Outbreak News Today

Typhus increase prompts Texas health alert

An increase this year in the number of cases of flea-borne typhus across multiple areas of the state is prompting the Texas Department of State Health Services to remind people to take precautions to prevent contracting the disease. A health alert issued today asks providers to consider a diagnosis of flea-borne typhus for people with fever and at least one other symptom of the disease. Typhus cases normally peak in Texas between May and July and again in December and January.

Texas map
Image/Urban

Flea-borne typhus, also known as murine typhus, is a bacterial infection (Rickettsia typhi) that most commonly occurs when infected flea feces are scratched into the site of the flea bite or another break in the skin. Inhalation or mucous membrane contact with contaminated, dried flea feces are less common ways to contract the disease. Fleas are infected when they bite animals, such as rodents, opossums and cats, that can maintain and transmit the bacteria.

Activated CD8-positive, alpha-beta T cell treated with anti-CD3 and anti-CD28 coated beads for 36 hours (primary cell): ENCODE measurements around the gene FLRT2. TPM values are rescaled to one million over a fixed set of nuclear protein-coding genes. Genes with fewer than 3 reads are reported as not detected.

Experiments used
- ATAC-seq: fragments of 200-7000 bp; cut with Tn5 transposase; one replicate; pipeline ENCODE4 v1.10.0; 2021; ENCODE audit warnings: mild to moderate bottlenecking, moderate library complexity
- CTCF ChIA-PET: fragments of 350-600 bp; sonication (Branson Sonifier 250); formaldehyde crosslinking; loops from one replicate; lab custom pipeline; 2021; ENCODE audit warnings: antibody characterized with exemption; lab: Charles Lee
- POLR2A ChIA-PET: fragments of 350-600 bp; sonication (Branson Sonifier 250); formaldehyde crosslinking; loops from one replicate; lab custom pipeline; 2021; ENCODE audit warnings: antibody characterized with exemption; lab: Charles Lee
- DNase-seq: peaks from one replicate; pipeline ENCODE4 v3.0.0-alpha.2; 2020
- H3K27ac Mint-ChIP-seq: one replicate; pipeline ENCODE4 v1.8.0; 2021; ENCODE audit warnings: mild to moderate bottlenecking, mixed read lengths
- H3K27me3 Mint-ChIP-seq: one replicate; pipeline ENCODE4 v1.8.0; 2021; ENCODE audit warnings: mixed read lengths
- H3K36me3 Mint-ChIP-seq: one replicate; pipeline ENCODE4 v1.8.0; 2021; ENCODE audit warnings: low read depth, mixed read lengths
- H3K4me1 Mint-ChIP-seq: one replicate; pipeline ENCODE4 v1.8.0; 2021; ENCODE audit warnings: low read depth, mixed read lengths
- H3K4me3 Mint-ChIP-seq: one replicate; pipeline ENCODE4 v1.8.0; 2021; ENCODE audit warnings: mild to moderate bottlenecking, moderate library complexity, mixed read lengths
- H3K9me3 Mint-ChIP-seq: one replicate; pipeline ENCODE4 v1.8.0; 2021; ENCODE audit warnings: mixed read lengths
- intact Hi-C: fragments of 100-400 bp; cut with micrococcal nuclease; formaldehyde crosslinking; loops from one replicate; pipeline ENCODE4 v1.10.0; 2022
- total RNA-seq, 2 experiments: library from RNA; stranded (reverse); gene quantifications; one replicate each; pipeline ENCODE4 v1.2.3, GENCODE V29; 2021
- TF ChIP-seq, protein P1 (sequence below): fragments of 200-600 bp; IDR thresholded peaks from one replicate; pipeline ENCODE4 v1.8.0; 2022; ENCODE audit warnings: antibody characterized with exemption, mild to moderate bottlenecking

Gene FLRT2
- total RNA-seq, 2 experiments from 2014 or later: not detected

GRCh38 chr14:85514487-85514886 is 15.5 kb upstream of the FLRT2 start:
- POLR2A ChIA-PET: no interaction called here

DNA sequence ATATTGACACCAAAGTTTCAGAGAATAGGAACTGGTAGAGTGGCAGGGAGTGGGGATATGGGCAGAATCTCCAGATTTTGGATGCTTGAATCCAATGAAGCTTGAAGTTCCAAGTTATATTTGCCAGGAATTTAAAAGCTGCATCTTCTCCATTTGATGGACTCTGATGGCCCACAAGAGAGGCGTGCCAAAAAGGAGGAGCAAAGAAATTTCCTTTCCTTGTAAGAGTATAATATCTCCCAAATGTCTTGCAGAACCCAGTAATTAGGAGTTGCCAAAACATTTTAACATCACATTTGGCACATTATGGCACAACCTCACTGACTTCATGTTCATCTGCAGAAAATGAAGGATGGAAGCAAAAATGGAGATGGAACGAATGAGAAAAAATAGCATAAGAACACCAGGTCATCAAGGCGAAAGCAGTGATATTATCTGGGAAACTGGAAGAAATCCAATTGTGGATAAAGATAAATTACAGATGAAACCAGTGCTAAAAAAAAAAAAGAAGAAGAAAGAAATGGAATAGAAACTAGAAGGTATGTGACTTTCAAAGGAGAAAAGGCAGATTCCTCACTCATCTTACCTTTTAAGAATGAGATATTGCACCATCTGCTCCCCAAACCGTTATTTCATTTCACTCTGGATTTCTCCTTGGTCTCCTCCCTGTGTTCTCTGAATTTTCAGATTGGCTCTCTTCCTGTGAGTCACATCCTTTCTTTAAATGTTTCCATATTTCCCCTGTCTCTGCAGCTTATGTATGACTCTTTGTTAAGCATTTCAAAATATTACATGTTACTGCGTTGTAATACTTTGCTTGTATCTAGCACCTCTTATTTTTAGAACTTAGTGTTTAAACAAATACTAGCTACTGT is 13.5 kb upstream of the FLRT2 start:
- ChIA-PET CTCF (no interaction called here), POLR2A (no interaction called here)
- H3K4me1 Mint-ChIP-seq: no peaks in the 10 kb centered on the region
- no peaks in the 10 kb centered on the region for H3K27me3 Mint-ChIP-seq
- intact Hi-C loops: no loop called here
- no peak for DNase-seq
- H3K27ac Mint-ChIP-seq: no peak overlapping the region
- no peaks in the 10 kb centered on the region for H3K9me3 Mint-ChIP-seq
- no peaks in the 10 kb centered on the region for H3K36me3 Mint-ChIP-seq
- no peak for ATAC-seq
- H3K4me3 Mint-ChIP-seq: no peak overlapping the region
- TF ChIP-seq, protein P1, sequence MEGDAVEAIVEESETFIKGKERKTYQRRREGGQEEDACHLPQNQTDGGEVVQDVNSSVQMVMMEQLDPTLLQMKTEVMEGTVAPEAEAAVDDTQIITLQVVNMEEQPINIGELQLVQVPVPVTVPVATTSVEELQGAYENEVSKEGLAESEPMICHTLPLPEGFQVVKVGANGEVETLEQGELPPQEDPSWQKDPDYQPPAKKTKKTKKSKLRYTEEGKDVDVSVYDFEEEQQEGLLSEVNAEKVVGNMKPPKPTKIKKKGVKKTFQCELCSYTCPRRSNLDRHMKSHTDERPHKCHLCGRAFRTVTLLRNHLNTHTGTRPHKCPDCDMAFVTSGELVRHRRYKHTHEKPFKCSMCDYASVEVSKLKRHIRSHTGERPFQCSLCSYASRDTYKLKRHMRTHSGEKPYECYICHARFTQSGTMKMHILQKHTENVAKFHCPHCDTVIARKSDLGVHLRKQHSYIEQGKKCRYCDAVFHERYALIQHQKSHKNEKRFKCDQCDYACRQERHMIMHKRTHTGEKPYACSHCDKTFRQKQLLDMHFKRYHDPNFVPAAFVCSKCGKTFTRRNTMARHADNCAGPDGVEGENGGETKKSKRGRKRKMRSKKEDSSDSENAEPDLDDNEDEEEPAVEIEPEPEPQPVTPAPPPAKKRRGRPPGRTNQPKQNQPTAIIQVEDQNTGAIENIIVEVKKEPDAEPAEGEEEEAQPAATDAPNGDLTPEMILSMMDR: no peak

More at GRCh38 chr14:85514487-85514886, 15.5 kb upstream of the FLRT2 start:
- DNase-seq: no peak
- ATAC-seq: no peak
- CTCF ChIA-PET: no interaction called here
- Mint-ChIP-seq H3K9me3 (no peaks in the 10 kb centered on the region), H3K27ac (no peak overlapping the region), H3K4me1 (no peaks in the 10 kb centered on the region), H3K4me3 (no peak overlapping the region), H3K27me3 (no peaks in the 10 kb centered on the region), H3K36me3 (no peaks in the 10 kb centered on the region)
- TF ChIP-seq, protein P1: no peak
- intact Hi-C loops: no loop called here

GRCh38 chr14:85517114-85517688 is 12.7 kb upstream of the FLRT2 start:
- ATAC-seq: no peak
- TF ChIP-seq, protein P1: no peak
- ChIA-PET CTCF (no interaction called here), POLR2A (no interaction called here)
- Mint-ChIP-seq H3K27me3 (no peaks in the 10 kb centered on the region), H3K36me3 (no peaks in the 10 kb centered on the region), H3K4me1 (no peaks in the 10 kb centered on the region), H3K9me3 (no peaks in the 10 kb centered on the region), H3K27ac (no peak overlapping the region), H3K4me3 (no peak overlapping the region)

Happiness in a Box! Try now for a limited time!

Early symptoms of flea-borne typhus develop within 14 days of contact with infected fleas and include headache, fever, nausea and body aches. Five or six days after the initial symptoms, a rash that starts on the trunk of the body and spreads to the arms and legs may occur. People should consult with a health care provider as soon as possible to be appropriately tested and treated if they have symptoms of the disease. Flea-borne typhus is easily treated with certain antibiotics, and people will not get it again after they recover.

The best precautions to guard against contracting flea-borne typhus are:

Related: